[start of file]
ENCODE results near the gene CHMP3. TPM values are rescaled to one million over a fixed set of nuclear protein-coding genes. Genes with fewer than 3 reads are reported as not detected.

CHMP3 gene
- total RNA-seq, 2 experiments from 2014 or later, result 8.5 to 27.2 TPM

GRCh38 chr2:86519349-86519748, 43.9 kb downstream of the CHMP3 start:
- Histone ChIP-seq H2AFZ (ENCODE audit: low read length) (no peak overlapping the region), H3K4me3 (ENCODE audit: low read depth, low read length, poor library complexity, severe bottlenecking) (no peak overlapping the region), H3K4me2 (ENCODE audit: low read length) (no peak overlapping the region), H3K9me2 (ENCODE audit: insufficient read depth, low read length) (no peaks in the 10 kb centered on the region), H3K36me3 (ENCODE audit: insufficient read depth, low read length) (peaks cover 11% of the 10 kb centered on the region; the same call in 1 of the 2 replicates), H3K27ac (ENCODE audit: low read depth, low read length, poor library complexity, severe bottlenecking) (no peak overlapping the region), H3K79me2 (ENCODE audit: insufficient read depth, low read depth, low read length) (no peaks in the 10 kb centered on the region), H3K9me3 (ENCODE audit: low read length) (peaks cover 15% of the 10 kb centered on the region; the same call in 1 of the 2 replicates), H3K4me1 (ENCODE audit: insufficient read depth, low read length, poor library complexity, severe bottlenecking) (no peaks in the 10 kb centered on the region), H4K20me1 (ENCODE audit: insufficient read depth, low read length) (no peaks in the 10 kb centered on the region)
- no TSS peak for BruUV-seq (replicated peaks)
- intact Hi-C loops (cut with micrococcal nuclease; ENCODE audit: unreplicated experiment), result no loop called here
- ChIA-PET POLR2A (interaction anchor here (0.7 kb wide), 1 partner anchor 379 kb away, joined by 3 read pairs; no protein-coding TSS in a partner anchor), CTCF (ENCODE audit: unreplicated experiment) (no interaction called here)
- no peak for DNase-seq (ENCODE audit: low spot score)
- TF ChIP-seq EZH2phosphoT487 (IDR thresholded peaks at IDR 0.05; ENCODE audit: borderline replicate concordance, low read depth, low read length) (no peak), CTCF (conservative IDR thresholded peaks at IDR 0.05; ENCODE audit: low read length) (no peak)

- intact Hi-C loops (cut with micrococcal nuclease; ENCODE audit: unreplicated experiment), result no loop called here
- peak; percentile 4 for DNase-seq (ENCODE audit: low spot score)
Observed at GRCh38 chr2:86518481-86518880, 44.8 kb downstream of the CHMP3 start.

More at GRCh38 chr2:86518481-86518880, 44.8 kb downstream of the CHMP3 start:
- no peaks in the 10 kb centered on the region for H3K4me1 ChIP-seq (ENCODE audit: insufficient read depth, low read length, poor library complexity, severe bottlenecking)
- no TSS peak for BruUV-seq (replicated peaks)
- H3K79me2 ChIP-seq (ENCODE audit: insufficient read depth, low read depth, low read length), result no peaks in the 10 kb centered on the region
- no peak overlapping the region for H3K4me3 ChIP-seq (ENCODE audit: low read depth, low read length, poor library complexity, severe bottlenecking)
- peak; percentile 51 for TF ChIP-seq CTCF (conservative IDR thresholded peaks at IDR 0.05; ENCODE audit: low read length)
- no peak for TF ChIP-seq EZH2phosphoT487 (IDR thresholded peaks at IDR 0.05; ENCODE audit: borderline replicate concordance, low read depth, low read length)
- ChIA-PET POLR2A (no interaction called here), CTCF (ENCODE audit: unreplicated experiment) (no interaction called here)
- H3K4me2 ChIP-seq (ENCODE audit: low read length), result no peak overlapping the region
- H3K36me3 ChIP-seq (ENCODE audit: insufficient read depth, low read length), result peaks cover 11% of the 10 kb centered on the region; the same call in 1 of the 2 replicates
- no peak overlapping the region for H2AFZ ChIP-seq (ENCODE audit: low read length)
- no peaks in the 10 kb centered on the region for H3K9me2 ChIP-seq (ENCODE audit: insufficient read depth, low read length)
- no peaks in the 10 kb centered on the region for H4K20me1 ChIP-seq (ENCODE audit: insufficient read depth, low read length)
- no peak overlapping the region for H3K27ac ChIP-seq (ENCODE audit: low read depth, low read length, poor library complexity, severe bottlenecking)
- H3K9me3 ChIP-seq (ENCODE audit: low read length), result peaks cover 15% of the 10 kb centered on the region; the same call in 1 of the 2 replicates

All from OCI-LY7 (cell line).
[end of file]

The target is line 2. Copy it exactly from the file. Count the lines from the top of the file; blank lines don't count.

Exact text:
CHMP3 gene